To the election, naturally enough, four days after many thousands wandered into gyms and community halls and the like and marked their “X” for the man or woman or the party that best reflected their political leanings in this first year after the lengthy reign of the lord Daniel.
In a humble attempt to answer the question (forever posed in that wonderfully inquisitive way in which we contemplate everything from the price of a dozen flippers to the latest stats on locals in the NHL), the question that sounds a bit like “whaddya think of it all, buddy?”, here are a few, admittedly rambling thoughts from one corner of a Saturday newspaper in Newfoundland about Tuesday’s event:
• There surely was a great deal of speculation over the past couple of weeks about history being made election night, much of it surrounding the possibility the NDP would form the official opposition party in the legislature. The NDP — as even the odd moose in Terra Nova Park who managed to escape the cull that began there this week would have realized by now — missed its goal by one seat, a disappointing outcome for its fervent followers. But the results, given the fact that this was at one time a mere fringe party in Newfoundland, could be deemed historic.
Nevertheless, as even NDP Leader Lorraine Michael, a lifelong feminist, would have to agree, the formation of a five-person caucus of New Democrats pales in historical comparison to the fact that Kathy Dunderdale became — at sometime just after 8 p.m. Tuesday, or whenever it was the CBC computers concluded the obvious — the first woman to be elected as premier or prime minister of Newfoundland.
As Dunderdale herself pointed out, women in Newfoundland were only granted the right to vote
in 1925, and she wondered,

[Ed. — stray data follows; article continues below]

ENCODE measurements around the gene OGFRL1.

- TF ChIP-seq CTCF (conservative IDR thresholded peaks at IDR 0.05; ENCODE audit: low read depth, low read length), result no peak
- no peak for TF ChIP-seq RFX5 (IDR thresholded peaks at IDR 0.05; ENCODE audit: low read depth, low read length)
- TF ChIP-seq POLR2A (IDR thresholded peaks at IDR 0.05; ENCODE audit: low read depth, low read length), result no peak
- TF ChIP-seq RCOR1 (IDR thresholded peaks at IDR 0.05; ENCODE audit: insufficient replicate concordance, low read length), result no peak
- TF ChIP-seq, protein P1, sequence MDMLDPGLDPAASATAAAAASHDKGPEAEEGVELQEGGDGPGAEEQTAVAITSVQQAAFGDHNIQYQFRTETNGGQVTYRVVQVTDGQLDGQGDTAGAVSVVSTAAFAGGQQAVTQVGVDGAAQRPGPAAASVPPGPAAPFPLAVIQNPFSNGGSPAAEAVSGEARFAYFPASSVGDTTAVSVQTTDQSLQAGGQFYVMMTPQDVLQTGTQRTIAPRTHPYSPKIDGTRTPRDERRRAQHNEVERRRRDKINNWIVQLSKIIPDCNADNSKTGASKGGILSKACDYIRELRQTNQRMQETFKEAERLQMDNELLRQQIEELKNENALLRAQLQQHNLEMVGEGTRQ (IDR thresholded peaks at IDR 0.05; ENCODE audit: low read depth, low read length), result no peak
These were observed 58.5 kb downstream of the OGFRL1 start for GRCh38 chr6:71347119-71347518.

with understandable glee, what
her grandmother and great-
grandmother would be thinking if they could have witnessed what occurred Tuesday night.
I remember, as a young reporter back in the 1970s, watching Hazel McIsaac, the first female to be elected as a provincial MHA, being viewed by government members (and probably a few of her Liberal colleagues as well) as a lightweight, strictly because of her gender, and she was subjected to some awful sexist taunts.
Frank Moores, who only really believed in one role for women, once remarked: “Well, I’d have to go tit for tat with that honourable member, Mr. Speaker, or, in her case, tat for tit.” Women in politics have obviously come a long way. Dunderdale should be justly supportive, as well, of the way the before-mentioned Michael led her own party to new heights. The province — and not merely the respective political delegates to PC and NDP party conventions — has spoken. And what it said this past week, for Dunderdale most especially, will find a prominent spot in Newfoundland history books. As it should.
• Speaking of a more enlightened age, I thought it refreshing that Ryan Cleary, appearing on one of CBC Television election night panels, was able to comfortably refer to Gerry Rogers being helped immensely on her campaign by her partner, Peg Norman.
They are a “powerful couple,” Cleary remarked.